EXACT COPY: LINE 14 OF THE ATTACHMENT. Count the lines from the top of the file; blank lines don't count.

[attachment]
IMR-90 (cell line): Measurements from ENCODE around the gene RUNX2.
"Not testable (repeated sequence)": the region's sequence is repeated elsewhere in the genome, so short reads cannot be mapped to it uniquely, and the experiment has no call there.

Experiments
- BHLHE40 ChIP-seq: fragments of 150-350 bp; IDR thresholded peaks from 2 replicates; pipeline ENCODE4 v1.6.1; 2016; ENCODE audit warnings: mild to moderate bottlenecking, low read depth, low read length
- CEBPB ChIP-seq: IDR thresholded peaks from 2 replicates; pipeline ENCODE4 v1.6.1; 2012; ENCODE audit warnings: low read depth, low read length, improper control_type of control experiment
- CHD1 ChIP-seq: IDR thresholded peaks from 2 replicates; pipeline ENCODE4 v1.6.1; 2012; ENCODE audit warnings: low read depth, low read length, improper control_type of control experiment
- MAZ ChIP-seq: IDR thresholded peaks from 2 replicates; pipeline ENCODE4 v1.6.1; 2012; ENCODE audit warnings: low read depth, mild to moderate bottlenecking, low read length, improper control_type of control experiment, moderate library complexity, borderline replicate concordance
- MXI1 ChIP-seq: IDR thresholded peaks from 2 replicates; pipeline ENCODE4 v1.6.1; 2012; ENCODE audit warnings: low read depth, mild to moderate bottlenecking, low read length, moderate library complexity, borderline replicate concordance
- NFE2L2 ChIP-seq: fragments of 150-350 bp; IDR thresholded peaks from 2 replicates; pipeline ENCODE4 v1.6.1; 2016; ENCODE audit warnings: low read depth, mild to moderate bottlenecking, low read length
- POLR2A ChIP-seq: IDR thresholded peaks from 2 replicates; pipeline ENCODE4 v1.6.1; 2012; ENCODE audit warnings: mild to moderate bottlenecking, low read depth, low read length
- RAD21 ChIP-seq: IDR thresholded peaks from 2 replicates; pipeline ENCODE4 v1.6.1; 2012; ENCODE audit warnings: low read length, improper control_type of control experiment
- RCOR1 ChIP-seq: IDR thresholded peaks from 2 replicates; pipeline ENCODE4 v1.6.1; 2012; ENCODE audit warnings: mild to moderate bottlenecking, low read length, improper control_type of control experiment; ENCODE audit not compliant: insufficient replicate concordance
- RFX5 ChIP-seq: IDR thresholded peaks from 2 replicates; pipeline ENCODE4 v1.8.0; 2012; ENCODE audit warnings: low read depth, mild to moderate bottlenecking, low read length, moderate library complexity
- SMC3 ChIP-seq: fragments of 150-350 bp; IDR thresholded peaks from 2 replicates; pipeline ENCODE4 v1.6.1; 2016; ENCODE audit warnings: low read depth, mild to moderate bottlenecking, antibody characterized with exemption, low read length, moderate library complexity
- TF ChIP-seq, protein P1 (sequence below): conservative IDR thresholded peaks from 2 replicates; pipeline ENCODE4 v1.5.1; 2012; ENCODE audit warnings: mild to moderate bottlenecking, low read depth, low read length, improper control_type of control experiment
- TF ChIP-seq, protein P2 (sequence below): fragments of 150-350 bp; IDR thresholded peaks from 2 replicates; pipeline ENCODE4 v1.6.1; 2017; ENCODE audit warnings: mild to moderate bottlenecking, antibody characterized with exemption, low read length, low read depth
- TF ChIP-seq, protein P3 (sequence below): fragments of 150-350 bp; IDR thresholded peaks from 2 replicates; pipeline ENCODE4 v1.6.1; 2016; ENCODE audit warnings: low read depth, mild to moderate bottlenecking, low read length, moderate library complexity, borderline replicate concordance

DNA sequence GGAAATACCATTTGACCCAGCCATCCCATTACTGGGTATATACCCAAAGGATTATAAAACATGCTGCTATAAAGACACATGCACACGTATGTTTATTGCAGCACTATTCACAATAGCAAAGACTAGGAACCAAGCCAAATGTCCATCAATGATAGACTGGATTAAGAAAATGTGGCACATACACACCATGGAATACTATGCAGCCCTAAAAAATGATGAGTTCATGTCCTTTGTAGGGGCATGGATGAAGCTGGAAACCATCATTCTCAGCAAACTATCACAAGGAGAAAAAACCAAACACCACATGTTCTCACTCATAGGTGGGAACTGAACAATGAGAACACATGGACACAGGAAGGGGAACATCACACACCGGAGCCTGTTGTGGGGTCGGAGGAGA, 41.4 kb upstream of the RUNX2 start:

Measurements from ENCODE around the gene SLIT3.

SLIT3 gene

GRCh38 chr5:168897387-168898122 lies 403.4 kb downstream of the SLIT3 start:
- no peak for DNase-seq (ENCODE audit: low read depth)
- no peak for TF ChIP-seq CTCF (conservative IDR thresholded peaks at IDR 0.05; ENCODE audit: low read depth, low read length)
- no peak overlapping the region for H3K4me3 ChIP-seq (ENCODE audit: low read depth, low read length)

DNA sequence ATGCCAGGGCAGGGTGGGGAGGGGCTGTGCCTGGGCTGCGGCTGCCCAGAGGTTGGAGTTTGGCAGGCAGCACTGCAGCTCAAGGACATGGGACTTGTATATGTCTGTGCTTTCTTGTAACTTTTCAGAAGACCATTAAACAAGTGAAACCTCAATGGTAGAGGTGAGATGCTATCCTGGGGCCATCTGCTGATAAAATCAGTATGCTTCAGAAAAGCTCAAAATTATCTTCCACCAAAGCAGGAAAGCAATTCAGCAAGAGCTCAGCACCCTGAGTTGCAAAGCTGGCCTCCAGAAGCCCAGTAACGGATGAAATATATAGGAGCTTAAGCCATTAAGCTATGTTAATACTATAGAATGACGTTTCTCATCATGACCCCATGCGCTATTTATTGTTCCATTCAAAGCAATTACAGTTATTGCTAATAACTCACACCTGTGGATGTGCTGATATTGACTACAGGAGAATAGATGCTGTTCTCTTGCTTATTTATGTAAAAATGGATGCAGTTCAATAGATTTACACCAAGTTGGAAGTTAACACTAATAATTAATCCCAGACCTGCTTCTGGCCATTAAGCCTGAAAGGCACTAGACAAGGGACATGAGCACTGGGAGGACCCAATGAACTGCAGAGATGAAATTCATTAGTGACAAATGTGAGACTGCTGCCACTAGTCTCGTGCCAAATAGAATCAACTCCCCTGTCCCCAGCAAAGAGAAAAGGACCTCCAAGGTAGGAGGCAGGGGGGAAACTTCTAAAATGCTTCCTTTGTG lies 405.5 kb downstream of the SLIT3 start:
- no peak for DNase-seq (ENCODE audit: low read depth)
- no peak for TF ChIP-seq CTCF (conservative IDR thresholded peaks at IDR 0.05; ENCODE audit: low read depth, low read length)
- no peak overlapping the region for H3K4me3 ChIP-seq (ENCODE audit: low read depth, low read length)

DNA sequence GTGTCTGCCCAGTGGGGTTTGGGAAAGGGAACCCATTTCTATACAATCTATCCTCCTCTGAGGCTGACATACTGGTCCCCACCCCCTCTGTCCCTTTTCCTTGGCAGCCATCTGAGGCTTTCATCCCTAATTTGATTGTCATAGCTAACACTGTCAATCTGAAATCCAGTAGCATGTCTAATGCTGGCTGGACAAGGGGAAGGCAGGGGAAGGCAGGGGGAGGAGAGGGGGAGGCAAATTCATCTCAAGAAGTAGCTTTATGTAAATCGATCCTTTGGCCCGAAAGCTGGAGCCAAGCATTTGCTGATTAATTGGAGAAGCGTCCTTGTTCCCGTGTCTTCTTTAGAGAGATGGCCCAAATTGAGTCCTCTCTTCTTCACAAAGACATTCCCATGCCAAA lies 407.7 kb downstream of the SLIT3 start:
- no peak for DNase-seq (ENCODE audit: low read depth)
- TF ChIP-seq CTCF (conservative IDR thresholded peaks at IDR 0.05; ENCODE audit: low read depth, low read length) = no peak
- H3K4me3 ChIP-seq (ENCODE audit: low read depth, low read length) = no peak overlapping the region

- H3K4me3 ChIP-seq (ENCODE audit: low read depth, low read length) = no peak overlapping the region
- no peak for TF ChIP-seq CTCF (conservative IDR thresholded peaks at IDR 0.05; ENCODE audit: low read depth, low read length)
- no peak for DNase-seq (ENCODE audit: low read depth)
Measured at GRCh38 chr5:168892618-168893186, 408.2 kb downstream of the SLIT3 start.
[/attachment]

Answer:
- SMC3 ChIP-seq: fragments of 150-350 bp; IDR thresholded peaks from 2 replicates; pipeline ENCODE4 v1.6.1; 2016; ENCODE audit warnings: low read depth, mild to moderate bottlenecking, antibody characterized with exemption, low read length, moderate library complexity